7 Ectropion Repair


7 Ectropion Repair

Christina H. Choe


Lateral tarsal strip surgery has become the gold standard to treat eyelid ectropion. The reasons to perform lateral tarsal strip surgery are varied and it is useful as a primary or adjunctive surgery for many eyelid abnormalities. This chapter details the steps needed to successfully execute the surgery and other considerations to determine the best approach for ectropion repair.

7.1 Goals

  • To correct the outward turning of the eyelid.

  • To tighten and stabilize the eyelid.

  • To shorten the eyelid, which may become lengthened and lax with age.

  • To help correct mild lid retraction and tearing due to poor lacrimal pump function. 1

7.2 Advantages

The lateral tarsal strip procedure that was originally described by Anderson and Gordy has become the accepted gold standard for ectropion repair. 2 The lateral tarsal strip has the advantage of directly addressing the ectropion at the root cause: a lax lateral canthal tendon. Unlike approaches addressing ectropion via the central eyelid such as a tarsal wedge excision, it causes less rounding and medial displacement of the lateral canthal angle. It also has less risk of causing abnormal contour of the lid margin. 2

7.3 Expectations

  • Tightens and repositions a lax lower eyelid.

  • Corrects ectropion, mild lid retraction, and decreased lacrimal pump function.

  • With the improvement in eyelid position, it is common to note improved eyelid margin redness, irritation, and tearing.

7.4 Key Principles

Re-creating the appropriate curvature of the lower eyelid is required for successful ectropion repair. The normal lower eyelid wraps around the globe, and the lateral canthal tendon attaches to the periosteum on the inside of the lateral orbital rim at Whitnall’s tubercle (Fig. 7‑1). Improper reattachment of the lower lid during ectropion repair may cause loss of lid/globe apposition, an abnormally rotated tarsal plate, or lateral canthal dystopia.

Fig. 7.1 The lateral canthal tendon attaches to the periorbita on the inside of the lateral orbital rim at Whitnall tubercle.

Reinsertion of the lower lid retractors is sometimes performed concurrently with the lateral tarsal strip if there is evidence of lower lid retractor disinsertion. Signs of lower lid retractor disinsertion include deepening of the inferior fornix, a higher lower eyelid resting position, reduced excursion in down gaze, and loss of the lower eyelid skin crease. Sometimes a white line may be visible on the conjunctival aspect of the eyelid representing the edge of the disinserted retractors. 3 ,​ 4 Reinsertion of the lower lid retractors further stabilizes the eyelid by restoring the vector pull of the eyelid retractors.

Punctal ectropion may occur concurrently with general ectropion. Mild punctal ectropion will often be corrected by simple ectropion repair, but more severe punctal ectropion may require a medial spindle procedure to specifically address this issue. 5 This can be evaluated pre-operatively by applying lateral traction to the lower eyelid and evaluating how much correction of the punctal position is achieved.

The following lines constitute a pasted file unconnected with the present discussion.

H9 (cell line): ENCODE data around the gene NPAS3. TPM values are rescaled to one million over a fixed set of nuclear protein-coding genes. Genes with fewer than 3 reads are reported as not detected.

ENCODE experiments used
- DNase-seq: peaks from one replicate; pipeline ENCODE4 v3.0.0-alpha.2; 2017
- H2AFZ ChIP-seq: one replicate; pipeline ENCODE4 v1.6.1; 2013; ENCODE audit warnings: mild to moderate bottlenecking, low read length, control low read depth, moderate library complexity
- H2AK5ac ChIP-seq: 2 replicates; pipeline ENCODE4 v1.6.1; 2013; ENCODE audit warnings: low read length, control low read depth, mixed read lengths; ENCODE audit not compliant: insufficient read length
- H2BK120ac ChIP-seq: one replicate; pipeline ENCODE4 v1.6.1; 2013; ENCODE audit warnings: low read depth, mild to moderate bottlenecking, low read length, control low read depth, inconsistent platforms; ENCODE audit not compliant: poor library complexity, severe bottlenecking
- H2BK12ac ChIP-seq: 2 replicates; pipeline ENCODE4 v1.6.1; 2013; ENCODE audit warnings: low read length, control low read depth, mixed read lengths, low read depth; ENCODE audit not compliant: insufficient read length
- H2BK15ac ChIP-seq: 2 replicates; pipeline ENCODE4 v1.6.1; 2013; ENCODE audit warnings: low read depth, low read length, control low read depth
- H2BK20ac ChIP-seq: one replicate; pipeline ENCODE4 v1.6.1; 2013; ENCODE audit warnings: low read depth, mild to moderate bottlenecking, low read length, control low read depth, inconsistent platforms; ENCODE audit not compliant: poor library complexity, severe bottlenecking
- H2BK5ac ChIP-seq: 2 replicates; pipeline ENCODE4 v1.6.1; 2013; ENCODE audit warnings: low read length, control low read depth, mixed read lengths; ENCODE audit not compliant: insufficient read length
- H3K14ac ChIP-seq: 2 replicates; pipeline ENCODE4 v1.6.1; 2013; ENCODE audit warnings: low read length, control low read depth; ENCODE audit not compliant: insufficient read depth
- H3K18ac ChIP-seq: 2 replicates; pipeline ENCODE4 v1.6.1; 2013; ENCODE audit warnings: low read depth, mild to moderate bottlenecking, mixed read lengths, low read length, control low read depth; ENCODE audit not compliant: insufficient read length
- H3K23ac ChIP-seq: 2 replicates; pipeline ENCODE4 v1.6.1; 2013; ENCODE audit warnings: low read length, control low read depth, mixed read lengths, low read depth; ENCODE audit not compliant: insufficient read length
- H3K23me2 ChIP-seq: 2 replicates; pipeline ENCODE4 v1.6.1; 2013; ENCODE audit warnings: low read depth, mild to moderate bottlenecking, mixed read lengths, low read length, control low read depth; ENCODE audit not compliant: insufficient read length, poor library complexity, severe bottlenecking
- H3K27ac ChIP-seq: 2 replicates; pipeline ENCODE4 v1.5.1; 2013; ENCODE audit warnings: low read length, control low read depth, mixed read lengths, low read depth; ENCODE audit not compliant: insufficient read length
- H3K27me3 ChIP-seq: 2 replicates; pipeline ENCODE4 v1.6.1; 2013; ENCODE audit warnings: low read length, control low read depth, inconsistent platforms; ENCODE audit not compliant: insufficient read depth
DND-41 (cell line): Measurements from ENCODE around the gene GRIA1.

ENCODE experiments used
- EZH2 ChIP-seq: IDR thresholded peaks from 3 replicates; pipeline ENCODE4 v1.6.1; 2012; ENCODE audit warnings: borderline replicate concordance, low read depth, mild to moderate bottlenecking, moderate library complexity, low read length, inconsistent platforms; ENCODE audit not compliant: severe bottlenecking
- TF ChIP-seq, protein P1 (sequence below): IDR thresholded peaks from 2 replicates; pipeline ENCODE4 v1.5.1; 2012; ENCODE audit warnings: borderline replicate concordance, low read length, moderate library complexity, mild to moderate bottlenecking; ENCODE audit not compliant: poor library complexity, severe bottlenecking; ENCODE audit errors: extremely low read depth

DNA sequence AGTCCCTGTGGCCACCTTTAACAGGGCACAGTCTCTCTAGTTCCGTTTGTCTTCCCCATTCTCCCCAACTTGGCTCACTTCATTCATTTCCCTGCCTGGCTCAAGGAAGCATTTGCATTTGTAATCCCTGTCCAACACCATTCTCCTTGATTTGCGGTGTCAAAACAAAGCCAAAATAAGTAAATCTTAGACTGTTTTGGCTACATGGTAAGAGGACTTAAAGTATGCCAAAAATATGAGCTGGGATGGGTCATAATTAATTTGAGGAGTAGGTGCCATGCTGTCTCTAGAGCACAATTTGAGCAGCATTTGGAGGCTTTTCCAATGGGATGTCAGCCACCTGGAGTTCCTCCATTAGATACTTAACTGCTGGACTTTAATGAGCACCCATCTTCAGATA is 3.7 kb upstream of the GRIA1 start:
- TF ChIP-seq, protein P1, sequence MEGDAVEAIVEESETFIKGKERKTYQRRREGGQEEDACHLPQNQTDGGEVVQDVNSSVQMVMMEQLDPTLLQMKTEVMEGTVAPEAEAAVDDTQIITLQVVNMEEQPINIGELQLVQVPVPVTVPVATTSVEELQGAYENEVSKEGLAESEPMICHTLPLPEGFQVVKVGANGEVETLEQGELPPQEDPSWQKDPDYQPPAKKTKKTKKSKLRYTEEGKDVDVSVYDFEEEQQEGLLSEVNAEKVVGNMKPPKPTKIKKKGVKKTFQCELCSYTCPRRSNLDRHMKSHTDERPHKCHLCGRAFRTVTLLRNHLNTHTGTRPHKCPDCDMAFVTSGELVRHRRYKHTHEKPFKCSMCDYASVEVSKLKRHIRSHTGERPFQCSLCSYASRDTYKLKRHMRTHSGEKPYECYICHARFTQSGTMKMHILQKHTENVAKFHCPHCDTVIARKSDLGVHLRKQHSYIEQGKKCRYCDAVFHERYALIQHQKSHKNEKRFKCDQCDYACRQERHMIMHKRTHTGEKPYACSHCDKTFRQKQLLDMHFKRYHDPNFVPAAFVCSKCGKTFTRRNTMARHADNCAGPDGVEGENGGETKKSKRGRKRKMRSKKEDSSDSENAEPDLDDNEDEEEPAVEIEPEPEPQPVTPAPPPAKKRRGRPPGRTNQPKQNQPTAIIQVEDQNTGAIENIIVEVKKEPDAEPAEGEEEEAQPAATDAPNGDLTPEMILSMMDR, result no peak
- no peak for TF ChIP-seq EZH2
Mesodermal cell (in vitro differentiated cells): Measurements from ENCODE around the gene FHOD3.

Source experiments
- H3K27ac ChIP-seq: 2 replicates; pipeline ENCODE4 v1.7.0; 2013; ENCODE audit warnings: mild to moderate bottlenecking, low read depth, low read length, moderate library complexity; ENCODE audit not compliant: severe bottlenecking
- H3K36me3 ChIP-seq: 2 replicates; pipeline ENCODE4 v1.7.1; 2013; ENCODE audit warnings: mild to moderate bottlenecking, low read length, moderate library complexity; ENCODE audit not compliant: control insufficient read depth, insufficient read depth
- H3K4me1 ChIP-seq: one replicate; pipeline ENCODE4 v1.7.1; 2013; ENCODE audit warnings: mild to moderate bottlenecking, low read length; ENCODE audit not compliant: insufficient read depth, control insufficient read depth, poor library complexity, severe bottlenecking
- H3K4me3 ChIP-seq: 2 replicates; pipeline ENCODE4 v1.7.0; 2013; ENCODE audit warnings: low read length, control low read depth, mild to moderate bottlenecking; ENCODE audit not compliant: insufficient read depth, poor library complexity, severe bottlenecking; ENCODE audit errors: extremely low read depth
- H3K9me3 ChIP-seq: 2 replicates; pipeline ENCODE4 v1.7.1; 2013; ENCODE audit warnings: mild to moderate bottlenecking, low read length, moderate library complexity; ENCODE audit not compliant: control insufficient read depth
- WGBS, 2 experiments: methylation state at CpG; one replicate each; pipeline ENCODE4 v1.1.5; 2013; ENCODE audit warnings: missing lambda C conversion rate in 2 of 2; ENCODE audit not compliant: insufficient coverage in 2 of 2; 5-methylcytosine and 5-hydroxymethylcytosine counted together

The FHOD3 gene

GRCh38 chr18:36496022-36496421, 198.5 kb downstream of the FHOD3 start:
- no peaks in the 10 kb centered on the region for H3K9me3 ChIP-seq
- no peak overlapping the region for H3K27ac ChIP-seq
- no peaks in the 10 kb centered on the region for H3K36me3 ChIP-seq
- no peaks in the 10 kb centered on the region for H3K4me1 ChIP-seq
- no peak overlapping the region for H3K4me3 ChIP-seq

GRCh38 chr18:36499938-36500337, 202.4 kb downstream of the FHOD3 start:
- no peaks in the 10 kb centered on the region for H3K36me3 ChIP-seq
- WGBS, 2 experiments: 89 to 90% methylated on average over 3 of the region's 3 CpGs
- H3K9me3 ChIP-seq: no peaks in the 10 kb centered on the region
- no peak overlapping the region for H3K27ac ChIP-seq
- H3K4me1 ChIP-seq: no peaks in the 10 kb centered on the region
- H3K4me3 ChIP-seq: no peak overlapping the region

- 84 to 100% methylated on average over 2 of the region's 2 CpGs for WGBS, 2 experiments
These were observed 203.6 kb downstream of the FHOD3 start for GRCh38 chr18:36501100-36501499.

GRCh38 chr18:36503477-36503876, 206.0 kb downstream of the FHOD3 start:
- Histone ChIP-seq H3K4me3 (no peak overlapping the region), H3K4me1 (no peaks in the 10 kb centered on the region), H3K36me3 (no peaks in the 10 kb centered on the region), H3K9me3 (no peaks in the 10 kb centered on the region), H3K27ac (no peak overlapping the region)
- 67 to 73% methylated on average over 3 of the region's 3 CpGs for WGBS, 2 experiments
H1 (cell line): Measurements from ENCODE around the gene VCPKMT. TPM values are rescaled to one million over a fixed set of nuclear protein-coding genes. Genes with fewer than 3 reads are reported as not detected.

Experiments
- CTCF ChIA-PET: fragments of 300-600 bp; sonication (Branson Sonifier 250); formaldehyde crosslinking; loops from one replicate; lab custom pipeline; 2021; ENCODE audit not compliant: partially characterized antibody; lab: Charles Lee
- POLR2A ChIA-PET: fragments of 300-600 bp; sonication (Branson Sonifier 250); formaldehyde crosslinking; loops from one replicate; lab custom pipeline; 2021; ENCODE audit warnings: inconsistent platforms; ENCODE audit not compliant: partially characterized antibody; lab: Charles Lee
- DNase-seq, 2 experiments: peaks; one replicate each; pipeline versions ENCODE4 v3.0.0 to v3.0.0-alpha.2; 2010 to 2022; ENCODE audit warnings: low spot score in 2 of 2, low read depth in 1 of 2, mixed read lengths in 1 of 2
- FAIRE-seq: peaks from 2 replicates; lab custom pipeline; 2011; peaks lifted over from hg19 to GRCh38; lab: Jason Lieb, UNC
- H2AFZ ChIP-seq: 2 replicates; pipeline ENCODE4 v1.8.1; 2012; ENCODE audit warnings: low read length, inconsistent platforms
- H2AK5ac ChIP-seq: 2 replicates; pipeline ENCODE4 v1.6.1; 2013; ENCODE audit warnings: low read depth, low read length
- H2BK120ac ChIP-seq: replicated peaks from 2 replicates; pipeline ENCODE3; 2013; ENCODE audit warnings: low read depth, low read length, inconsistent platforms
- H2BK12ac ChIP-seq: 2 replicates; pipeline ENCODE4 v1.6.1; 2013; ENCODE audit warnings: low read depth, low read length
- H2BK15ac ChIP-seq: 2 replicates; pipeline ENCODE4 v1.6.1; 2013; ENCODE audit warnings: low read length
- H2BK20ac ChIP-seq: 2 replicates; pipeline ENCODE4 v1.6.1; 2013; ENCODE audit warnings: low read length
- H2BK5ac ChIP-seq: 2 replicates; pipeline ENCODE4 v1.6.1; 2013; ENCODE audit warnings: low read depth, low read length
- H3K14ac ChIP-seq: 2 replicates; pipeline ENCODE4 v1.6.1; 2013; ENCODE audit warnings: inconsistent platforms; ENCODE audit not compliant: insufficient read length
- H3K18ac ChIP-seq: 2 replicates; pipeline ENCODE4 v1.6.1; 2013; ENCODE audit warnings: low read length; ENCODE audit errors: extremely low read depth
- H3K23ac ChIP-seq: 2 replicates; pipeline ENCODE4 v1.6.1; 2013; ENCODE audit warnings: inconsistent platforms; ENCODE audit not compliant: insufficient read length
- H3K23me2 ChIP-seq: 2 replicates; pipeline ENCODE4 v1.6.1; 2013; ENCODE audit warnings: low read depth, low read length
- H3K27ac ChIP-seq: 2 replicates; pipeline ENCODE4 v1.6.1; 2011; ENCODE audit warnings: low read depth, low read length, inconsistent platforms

Medial canthal laxity may be concomitantly found with lateral canthal laxity and it is important to evaluate for and address this if present. Medial canthal laxity can be diagnosed by applying lateral traction to the lower eyelid. If this results in displacement of the punctum past the medial limbus with the eye in primary gaze, significant medial canthal laxity is present and care must be taken to avoid excessively tightening the lower eyelid as this may displace the punctum into an abnormal position. Medial canthal plication to secure the medial canthal tendon can be performed concurrently when laxity is noted.

Any cicatricial or gravitational forces pulling the eyelid downward and contributing to the ectropion should be identified and addressed. Failure to do so will result in unsatisfactory results and risks early failure of the ectropion surgery. Be aware of any prior lid or facial surgeries (lower blepharoplasty, skin cancer resection and reconstruction, etc.) and note skin conditions like rosacea or actinic keratosis, which cause chronic inflammation and contraction of the anterior lamella. Evaluate the patient for involutional mid-face descent, which gravitationally pulls down the lower lid and contributes weight that the lateral canthal tendon must support. If present, it is recommended to address them concurrent to ectropion repair as well.

7.5 Indications

  • Ectropion due to involutional changes, facial nerve paralysis, congenital abnormalities, and cicatricial changes.

  • Excessive tearing that is felt to be due to loss of eyelid pump function.

  • Chronic irritation from floppy eyelids. In severe cases of floppy eyelids, the lateral tarsal strip procedure may also be performed on the upper eyelids and is not limited to the lower eyelids.

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May 7, 2020 | Posted by in OPHTHALMOLOGY | Comments Off on 7 Ectropion Repair

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